It's still a sore spot with me - especially when I hear people talking about their parents or their kids like it's the one thing in their life that gives them ultimate fulfillment... as if those who don't feel that way are somehow defective. 

Parenting is not an Olympic event. There are no winners and losers. You can do everything right and your kid can turn out wrong after all. You can do everything wrong and your kid can turn out right in spite of it. 

This is not a competition; it's life. We don't need to be afraid of each other or envious of each other. We need to realize that everyone has the right to have feelings, whatever they are, and everyone has his or her own take on how to raise a child. 

Acceptance and support goes a lot further and carries a lot more weight than condemnation or judgment. After all, we're raising the people that will eventually carry on where we left off and who will pass on their values and skills to the next generation. The last thing we need is to be competing with each other over something that our kids don't even think is important. Or won't remember!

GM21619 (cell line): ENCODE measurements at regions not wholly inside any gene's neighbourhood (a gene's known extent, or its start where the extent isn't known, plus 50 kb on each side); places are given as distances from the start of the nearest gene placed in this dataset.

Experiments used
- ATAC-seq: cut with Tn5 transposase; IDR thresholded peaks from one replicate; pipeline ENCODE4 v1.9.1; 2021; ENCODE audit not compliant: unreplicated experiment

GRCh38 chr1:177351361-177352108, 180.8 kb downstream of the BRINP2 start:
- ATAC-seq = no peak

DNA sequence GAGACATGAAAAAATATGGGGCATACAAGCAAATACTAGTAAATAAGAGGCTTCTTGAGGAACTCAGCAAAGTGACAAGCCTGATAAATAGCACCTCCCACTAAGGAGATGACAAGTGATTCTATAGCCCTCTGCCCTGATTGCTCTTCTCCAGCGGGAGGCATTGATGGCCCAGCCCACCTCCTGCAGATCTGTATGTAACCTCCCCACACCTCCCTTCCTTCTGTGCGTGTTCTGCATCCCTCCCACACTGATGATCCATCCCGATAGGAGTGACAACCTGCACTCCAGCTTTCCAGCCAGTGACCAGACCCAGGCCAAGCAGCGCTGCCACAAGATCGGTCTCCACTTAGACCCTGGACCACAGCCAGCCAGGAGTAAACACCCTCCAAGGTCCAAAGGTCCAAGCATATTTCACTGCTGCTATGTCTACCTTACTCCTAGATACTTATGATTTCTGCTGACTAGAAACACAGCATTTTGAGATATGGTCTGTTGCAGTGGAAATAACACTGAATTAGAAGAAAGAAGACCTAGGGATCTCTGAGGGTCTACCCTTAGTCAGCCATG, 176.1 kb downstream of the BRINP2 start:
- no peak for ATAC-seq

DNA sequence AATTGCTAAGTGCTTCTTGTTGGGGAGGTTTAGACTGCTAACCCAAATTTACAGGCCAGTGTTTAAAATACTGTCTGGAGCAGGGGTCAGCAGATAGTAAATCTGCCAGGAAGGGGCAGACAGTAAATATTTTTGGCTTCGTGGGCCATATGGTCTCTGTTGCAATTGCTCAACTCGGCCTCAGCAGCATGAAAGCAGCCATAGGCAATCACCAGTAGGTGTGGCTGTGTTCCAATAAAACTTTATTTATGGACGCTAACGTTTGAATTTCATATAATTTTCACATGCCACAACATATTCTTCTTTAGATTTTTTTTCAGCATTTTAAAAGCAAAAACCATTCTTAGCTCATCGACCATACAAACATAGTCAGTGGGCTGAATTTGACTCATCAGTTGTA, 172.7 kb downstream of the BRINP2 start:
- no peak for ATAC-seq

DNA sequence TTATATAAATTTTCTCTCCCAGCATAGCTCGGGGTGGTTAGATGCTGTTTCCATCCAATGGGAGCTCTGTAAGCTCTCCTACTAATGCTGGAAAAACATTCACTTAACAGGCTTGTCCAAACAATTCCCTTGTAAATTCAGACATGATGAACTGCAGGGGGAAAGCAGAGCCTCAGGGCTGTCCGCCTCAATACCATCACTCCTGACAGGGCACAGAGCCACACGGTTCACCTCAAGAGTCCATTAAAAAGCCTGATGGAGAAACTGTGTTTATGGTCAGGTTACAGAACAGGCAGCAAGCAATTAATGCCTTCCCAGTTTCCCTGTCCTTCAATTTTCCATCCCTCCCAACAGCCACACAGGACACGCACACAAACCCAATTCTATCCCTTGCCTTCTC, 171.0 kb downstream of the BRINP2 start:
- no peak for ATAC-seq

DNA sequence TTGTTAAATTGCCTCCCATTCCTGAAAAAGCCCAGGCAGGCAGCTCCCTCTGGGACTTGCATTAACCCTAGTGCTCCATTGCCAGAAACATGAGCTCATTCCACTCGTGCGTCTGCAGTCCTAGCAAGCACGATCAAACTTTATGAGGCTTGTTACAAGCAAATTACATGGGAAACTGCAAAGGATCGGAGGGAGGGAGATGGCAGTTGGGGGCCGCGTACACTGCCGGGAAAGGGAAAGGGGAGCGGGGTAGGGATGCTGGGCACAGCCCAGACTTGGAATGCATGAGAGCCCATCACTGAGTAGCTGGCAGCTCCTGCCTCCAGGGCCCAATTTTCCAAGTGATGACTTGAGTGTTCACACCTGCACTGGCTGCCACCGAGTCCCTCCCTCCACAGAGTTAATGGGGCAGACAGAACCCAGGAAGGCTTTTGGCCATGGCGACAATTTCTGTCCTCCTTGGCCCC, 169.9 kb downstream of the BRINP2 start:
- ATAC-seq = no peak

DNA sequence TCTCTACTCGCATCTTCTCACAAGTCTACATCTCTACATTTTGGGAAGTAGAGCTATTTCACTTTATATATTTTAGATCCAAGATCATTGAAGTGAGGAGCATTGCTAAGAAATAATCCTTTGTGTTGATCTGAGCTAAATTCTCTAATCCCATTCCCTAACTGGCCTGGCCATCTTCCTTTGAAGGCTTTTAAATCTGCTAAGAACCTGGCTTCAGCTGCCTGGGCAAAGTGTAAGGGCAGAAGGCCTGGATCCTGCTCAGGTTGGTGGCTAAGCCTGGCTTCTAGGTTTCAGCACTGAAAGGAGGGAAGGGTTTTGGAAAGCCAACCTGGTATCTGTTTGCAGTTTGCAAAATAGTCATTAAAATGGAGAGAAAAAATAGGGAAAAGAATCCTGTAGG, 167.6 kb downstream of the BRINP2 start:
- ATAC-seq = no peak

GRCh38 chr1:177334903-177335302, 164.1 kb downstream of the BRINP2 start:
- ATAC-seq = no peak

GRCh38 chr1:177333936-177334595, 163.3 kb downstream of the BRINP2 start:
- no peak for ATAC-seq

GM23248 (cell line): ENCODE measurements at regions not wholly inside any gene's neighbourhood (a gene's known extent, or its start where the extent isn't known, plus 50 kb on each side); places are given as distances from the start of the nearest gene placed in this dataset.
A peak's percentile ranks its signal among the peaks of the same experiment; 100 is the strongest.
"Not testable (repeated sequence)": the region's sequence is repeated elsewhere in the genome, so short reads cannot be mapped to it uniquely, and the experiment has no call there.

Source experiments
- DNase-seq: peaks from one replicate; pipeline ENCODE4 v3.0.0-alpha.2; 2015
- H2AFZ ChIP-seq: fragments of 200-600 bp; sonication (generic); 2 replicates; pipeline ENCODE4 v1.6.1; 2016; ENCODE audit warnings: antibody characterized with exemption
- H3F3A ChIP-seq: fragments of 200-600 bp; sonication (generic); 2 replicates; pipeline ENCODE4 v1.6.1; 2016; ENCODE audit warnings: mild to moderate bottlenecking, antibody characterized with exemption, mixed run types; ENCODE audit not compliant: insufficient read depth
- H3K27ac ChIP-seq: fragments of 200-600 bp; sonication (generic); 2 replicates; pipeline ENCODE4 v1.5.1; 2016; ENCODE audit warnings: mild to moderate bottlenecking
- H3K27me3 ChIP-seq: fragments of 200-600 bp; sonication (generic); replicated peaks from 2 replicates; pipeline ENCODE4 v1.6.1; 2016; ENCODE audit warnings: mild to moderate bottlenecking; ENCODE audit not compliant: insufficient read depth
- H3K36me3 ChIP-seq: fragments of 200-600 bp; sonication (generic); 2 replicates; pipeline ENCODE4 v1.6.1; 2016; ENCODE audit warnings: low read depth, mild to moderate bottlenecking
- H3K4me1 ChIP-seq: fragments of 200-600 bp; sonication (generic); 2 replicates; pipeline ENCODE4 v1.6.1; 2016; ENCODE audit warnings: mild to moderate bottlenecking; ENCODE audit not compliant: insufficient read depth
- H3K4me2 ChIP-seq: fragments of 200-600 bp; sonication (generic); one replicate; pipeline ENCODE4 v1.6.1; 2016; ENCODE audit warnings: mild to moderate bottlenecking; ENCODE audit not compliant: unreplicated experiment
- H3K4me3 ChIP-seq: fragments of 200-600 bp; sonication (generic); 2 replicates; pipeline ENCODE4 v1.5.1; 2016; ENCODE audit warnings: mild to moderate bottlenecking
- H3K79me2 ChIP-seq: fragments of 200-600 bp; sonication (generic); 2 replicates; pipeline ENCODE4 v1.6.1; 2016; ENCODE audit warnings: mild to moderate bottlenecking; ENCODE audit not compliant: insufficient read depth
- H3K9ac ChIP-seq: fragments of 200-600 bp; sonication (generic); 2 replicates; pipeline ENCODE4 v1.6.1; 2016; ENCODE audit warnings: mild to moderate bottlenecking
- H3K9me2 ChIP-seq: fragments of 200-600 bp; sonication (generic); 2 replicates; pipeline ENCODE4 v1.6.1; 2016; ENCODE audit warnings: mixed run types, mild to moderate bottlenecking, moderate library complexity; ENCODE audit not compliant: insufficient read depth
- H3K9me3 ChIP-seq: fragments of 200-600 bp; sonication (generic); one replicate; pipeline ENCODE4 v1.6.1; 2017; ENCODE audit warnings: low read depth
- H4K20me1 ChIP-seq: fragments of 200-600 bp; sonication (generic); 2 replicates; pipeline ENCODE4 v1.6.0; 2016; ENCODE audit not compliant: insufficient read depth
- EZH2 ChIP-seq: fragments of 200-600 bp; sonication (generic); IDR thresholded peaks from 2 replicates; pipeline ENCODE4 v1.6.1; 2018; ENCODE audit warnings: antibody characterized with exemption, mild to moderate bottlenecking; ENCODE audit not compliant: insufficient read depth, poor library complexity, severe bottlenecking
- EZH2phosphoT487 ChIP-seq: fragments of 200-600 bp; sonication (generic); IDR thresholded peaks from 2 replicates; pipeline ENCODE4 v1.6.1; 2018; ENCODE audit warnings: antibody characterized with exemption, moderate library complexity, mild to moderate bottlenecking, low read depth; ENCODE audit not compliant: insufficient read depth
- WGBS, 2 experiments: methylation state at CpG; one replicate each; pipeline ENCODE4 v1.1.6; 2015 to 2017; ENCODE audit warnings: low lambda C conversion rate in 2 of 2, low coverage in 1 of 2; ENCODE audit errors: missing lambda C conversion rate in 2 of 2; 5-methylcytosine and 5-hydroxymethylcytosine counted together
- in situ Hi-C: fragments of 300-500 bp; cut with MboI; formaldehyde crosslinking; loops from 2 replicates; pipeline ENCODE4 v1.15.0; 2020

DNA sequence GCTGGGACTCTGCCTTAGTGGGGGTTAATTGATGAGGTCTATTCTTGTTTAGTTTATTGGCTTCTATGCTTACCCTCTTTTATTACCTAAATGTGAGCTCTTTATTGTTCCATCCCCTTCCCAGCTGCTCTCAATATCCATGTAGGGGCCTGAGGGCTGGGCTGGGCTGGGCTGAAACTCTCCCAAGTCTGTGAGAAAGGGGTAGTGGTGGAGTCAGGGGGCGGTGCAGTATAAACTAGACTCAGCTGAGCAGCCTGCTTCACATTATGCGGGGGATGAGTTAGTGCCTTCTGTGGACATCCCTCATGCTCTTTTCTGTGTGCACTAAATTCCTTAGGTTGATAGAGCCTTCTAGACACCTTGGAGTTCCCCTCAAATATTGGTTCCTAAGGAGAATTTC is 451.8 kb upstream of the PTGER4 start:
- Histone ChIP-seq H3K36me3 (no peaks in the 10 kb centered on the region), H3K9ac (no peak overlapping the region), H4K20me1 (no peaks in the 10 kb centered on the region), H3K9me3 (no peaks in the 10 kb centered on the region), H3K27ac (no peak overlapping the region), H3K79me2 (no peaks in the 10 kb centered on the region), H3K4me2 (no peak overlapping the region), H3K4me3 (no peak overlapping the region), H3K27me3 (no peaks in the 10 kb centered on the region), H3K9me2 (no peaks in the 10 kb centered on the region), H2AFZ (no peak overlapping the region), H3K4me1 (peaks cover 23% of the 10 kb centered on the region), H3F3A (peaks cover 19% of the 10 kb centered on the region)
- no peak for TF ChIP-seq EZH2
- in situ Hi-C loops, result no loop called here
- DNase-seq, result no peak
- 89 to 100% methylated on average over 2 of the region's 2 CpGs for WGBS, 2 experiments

They're not going to remember who gave them what, or how much something cost compared to something else someone else gave them or anyone else. They are not going to care how many organized activities they've had when they get to be adults. What will matter the most to them is whether their mom and /or dad gave them the one commodity that seems to be the most lacking in our busy world: their time - in paying attention to them, to what mattered to them. It's way easier to let someone else take over the responsibility of spending time with our kids when all they really want is OUR attention. When it all boils down, that's what remains. Kids need to know that they are important to US.

I think the most profound commentary I have ever seen about parenting was summed up in a "Family Circus" cartoon I saw once.  It said, "Parents can give their children things ... or time. Time is better!"